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Clean Transport Train passing through a railway crossing against a blue sky with an interesting cloudscape. Motion blur is used to show the movement of the train. - Courtesy Siemens

Published on March 27th, 2014 | by Roy L Hales

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USA High-Speed Rail Gets Boost — 32-Train Order For Siemens Trains

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March 27th, 2014 by  

Originally published by the ECOreport.

Rendering of Siemens "Charger" diesel-electric locomotives - courtesy Siemens

Rendering of Siemens “Charger” diesel-electric locomotives – courtesy Siemens

Siemens has obtained a $225 million contract to build 32 “Charger” diesel-electric locomotives in its Sacramento rail manufacturing facility for US high-speed rail projects.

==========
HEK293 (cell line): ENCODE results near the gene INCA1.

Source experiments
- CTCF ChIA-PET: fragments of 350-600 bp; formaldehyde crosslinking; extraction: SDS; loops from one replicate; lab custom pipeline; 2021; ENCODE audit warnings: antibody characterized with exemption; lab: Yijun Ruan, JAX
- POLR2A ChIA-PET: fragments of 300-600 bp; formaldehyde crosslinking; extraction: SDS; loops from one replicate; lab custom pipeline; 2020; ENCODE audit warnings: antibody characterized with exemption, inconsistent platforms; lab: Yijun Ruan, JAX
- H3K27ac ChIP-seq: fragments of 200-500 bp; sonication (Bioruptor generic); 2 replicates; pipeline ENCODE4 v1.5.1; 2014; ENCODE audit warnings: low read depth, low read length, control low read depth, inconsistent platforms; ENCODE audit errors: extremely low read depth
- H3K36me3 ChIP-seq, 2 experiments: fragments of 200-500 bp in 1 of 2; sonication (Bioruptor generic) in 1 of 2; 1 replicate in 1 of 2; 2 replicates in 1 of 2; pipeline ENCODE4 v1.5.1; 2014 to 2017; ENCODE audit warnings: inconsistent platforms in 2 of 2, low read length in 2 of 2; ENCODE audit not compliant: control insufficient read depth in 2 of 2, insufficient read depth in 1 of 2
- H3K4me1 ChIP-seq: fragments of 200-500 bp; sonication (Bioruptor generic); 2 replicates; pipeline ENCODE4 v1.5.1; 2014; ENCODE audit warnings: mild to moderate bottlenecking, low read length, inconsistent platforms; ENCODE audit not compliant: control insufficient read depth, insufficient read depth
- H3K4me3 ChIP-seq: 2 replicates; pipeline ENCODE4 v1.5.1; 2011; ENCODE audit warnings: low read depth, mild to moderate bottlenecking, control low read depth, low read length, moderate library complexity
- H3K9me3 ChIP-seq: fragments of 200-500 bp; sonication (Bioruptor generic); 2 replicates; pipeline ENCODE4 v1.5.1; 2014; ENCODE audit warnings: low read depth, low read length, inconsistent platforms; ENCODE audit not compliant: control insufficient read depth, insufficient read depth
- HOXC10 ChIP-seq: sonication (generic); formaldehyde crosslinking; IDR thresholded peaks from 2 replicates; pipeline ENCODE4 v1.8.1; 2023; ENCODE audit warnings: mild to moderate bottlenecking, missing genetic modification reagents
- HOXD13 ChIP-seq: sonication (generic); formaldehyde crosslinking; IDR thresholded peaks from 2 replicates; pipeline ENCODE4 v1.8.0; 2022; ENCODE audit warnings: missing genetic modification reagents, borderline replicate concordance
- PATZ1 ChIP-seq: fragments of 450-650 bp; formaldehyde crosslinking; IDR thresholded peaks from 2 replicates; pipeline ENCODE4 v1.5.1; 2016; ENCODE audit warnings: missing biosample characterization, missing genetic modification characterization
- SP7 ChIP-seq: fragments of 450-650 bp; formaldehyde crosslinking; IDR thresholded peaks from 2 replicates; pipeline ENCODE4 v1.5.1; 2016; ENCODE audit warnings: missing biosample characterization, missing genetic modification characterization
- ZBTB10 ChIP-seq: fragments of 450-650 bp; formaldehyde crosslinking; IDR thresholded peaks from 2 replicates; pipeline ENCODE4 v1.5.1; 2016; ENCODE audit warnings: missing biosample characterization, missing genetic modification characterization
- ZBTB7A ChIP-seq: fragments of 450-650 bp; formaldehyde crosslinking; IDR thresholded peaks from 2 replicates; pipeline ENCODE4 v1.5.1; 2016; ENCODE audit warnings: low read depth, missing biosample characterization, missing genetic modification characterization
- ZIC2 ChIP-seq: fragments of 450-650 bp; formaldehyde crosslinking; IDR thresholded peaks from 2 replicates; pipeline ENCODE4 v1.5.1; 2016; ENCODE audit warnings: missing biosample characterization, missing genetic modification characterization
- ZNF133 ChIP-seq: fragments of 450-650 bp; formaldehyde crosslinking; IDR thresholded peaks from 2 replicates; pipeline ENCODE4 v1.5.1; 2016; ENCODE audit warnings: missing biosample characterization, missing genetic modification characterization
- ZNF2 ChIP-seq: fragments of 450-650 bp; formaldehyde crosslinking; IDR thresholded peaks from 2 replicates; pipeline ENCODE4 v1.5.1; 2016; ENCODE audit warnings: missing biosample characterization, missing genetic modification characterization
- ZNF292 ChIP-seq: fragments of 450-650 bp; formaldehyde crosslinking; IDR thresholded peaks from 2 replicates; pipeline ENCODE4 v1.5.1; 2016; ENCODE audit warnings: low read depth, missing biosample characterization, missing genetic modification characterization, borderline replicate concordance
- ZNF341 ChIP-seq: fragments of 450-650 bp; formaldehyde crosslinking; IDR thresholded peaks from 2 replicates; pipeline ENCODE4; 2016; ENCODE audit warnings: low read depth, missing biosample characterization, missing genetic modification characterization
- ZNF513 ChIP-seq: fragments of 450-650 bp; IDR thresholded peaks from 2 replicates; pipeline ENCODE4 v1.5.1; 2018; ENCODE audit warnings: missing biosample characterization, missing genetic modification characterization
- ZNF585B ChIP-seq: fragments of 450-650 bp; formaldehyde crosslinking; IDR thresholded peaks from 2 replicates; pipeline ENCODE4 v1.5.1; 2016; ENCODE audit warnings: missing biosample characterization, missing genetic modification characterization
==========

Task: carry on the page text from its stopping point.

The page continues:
Five states are ordering locomotives. The Illinois Department of Transportation’s order is connected to an overhaul of its Chicago to St Louis route. California, Washington, Michigan, and Missouri have joined the deal, which includes options for an additional 75 locomotives for regional use and another 150 locomotives for mainline transportation. The locomotives are scheduled to be delivered between fall of 2016 and mid-2017.

“For Siemens this order marks our entry into the US diesel-electric locomotive market and strongly underscores our long-term vision for the US passenger rail market,” Jochen Eickholt, CEO of the Siemens Rail Systems Division, emphasized.